February 21, 2014
The New York Times takes a look at David Rubenstein’s philanthropy which he dubs, “patriotic giving.”
So what is it? We’ll let the giving tell the story…
From the New York Times (link to full story here):
The expansive reach of David M. Rubenstein into the public life of the nation’s capital can be seen during a brief excursion from his downtown office at the Carlyle Group, the private equity firm that he co-founded and that made him a billionaire.
Begin across the street at the National Archives, the site of the new gallery, named after him, where Magna Carta, which he bought in 2007 for $23 million, is on permanent loan. Then head to the Library of Congress, and see the first map of the United States, also his, in the Great Hall.
Make your way to the earthquake-damaged Washington Monument, which will reopen this spring after a $15 million repair, half paid for by Mr. Rubenstein, then zip to the John F. Kennedy Center for the Performing Arts, where his $75 million has bought, among other things, a new pipe organ. End up at the National Zoo, where baby Bao Bao frolics in the panda habitat Mr. Rubenstein endowed, part of a $7 million Smithsonian gift.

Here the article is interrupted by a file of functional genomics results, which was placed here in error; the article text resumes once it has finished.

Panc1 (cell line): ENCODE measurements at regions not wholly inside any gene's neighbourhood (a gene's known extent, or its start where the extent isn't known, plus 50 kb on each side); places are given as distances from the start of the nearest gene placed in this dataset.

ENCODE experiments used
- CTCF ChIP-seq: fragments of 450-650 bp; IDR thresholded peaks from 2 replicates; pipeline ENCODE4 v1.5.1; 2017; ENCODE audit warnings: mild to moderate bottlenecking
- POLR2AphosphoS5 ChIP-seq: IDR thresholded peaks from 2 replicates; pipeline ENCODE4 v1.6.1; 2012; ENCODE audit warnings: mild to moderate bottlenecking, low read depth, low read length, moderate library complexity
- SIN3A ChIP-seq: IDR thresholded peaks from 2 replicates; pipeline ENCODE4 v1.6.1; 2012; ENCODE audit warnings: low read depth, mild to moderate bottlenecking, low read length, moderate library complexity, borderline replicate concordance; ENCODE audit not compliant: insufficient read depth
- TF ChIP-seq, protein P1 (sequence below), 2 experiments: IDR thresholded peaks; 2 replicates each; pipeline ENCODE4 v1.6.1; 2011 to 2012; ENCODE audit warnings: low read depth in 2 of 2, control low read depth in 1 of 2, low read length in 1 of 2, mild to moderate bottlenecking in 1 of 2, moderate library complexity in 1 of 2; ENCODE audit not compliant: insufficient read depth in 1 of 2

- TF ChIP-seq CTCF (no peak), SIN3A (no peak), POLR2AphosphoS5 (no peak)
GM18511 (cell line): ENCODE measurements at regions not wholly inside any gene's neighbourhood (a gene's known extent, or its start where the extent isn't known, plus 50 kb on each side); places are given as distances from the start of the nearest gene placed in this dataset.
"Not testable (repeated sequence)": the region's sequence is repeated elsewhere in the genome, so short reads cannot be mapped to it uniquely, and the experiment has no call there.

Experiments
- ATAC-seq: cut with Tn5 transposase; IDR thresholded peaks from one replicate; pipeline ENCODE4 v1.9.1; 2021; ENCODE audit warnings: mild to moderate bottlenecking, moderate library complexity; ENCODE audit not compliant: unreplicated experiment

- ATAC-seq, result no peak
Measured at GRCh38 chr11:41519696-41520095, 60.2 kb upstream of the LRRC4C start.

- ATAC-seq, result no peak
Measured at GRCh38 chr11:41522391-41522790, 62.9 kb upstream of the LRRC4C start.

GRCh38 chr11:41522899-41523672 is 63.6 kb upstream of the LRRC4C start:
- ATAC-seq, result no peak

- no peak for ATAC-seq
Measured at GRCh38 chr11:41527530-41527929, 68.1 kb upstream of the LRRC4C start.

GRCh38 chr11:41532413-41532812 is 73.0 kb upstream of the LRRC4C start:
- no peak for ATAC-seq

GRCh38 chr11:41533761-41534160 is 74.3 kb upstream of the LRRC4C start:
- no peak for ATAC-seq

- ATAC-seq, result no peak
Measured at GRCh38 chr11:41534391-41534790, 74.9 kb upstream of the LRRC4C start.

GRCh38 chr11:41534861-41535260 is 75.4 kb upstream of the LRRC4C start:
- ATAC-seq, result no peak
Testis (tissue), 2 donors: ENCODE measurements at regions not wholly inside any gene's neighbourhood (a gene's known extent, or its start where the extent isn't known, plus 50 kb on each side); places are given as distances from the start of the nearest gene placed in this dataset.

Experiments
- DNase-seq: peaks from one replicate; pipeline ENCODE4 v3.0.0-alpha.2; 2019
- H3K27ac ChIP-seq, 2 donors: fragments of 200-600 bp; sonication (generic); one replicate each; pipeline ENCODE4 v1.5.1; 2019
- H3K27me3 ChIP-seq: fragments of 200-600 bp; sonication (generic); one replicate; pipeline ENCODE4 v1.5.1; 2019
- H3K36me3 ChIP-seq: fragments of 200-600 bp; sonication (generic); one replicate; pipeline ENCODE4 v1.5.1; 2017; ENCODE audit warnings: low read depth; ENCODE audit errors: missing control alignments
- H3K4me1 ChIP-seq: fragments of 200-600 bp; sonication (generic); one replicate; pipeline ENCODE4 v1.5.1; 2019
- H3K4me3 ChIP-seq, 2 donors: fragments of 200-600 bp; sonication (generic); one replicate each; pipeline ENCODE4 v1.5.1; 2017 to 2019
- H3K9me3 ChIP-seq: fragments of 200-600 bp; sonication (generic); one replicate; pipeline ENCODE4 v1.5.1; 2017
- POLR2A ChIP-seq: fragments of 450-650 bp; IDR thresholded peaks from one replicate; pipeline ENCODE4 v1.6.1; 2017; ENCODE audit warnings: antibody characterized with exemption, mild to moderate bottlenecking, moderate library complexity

Over the years, Mr. Rubenstein, who has a fortune estimated at $3 billion, has made gifts to the usual array of universities, hospitals and cultural organizations beloved by wealthy donors. But he stands nearly alone in shoring up institutions generally under the purview of the federal government. About $200 million of the $300 million he has given away has been what he calls “patriotic giving.”
Now here’s the part we found most interesting. The Times suggests this type of giving is on the rise due, in part, to recent political changes. Steven Pearlstein, a professor of public and international affairs at George Mason University, says that power was once the “currency” of Washington, DC, but that began to change as government contracting and changes to banking laws created a wealthy class in the District. Now with the federal government feeling the pinch, philanthropy is filling part of the void.
Of course, giving in the area of American history is not unique to Washington, DC. To try out some of your own “patriotic giving,” contact Hans Dekker at 973-267-5533.